I had a conversation with someone earlier this week about how we should respond to COVID-19. During the conversation she said to me, “Bill, you just don’t understand, people are dying.” Of course, I do understand that people are dying because that happens every day. In fact, about 165,000 people die each day somewhere in the world. That is about 65 million per year.
My friend’s reaction was based on the heightened sense of empathy humans have evolved compared to other species. It became part of our survival strategy as it spurred greater cooperation and aid between humans. But empathy evolved while we were still tribal, so it is based on personal connections. As a result, we are moved by stories of personal tragedy but less so by impersonal statistics about tragedy.
For example, UNICEF estimates that about one million children die from malaria each year with virtually no global attention or awareness. If the media went to Africa and brought individual stories about those children into our living rooms and we had a counter on our television screens showing how fast the deaths were stacking up each day, we would have an entirely different reaction.
However, to effectively manage this epidemic we must act based on reason and analysis, not emotion. To do that we must stay focused on the hard data. So, I thought this might be a useful time to do a primer on the statistics for fatalities in the U.S.
The National Center for Health Statistics is part of the CDC and maintains the official vital statistics for the U.S. Since 2013, the NCHS has published a dataset tracking all fatalities on a weekly basis as part of its flu surveillance system.
Over that time, the U.S. has averaged about 2.7 million fatalities per year with the number slightly trending up with population increases.
There is a distinct seasonality to fatalities, which increases during the flu season every year.
The latest data the NCHS has completed for this year is for the week ending April 11 (Week 15). Here is how 2020 compares to the previous years through Week 15.
Ironically, through April 11, U.S. fatalities are down from last year and are almost exactly equal to the average for the previous six years.1 However, I would discourage anyone from jumping to any conclusions from this data. As of April 11, only the first week of New York’s elevated COVID fatalities had hit the numbers and revisions keep coming in. So, the 2020 total will grow over the next few weeks.2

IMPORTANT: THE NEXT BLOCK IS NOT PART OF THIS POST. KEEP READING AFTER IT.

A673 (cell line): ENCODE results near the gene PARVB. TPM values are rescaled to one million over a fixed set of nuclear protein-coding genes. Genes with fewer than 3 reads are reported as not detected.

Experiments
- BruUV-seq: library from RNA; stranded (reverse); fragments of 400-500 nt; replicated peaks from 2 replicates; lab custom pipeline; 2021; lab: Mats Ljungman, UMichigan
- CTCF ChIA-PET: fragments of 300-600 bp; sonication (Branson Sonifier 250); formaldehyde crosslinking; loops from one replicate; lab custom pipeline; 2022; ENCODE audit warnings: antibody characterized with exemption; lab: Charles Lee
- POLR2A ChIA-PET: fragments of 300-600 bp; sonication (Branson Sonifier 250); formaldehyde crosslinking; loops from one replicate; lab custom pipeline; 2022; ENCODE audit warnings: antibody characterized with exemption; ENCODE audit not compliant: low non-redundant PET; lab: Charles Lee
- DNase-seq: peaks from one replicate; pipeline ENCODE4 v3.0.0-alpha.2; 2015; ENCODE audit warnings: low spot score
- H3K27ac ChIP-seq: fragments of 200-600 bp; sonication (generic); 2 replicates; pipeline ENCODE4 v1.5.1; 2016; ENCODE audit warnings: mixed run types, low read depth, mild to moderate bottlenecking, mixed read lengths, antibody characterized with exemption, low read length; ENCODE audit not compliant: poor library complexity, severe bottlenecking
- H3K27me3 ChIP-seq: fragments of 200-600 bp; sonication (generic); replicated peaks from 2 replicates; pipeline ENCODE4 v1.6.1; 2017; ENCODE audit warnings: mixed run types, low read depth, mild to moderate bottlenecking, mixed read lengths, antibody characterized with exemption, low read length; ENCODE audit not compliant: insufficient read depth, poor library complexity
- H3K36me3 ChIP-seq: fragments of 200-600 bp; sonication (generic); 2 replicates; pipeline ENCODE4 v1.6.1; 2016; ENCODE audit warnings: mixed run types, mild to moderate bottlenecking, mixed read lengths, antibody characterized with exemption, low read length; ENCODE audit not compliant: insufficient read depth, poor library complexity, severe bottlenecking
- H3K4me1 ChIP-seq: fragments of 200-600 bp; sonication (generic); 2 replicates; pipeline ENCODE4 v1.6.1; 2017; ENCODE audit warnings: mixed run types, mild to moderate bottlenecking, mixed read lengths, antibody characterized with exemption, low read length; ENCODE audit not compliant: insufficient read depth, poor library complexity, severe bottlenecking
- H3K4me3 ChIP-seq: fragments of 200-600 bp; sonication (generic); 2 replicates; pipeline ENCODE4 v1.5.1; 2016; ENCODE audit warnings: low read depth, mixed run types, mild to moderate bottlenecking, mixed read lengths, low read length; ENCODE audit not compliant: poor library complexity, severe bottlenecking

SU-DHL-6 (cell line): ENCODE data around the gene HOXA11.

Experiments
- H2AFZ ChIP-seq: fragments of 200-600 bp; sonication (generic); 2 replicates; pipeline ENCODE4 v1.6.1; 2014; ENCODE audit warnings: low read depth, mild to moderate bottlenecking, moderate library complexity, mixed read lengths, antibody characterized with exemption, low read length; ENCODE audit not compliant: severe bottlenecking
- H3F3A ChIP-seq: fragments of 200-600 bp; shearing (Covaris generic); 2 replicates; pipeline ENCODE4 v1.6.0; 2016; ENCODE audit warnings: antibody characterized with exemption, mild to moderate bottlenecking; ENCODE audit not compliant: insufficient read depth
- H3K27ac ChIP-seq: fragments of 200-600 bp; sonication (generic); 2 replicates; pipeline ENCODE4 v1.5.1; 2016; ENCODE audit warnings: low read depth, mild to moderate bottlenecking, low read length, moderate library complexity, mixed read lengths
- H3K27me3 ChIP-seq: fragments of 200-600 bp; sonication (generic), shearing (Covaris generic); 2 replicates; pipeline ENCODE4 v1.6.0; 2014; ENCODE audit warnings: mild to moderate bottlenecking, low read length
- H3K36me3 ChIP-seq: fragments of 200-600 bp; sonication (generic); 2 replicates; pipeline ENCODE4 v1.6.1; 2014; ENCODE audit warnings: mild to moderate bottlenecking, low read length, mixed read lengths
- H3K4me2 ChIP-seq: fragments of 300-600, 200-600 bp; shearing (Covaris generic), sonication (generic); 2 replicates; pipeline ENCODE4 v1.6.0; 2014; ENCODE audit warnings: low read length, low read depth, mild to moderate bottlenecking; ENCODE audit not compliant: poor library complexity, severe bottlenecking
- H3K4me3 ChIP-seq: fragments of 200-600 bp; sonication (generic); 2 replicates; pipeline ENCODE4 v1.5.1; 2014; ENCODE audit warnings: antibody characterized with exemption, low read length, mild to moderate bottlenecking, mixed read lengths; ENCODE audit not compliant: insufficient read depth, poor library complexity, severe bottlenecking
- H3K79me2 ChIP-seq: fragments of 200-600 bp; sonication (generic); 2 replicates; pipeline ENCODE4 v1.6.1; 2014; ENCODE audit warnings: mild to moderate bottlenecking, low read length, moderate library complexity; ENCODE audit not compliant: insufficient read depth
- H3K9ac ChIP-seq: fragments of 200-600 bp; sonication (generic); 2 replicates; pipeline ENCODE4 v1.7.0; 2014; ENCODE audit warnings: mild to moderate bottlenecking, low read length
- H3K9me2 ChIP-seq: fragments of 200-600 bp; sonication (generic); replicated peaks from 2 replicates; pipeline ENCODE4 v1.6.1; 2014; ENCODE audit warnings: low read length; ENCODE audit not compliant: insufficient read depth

Nonetheless, the fact that total fatalities have not increased seems counter-intuitive. As of April 11 almost 17,000 people died from COVID. Why aren’t the total fatalities for the year up by that amount instead of being down by 17,000 deaths?
There are, at least, three possibilities. First, the numbers will be updated notwithstanding that NCHS shows they are complete. I have seen them do that in recent weeks. Second, fatalities from other causes are probably down. Automobile accidents come to mind. But also, it may be because some COVID deaths are not incremental. That is, some of the people dying with COVID would probably have died even if they had not been infected with the virus.
Of course, this data will be endlessly interpreted. Some will see in it as evidence that the threat from COVID has been exaggerated. Others argue that it is evidence that the containment strategies are working. But it will take a lot more detail about the data to support any definitive conclusions. And there will probably be some questions we will never be able to answer.
Nonetheless, I think it is important continue to monitor this data for purpose of perspective. Because my friend was right, people are dying. But, at least so far, not in numbers that are much different from previous years.
I have downloaded the NCHS data to an Excel spreadsheet here and will periodically update it. If anyone sees any problems with the spreadsheet, let me know.
1 The NCHS dataset also includes the number of fatalities which are attributed to the flu and to pneumonia. There is a sharp increase in pneumonia fatalities in Weeks 13-15, which must be COVID-19 beginning to show up in the numbers.
2 To get some idea how much they might grow, the IHME model is now predicting about 68,000 deaths by August 4. As of April 11, there were only about 11,000 COVID deaths. So, that would leave another 57,000 to be spread over May-August, say fifteen weeks, which would add on average about 3,000 additional fatalities per week. But even at that, it appears unlikely the 2020 fatalities will reach the previous weekly highs posted during the 2018 flu season when fatalities exceeded 60,000 per week for seven weeks.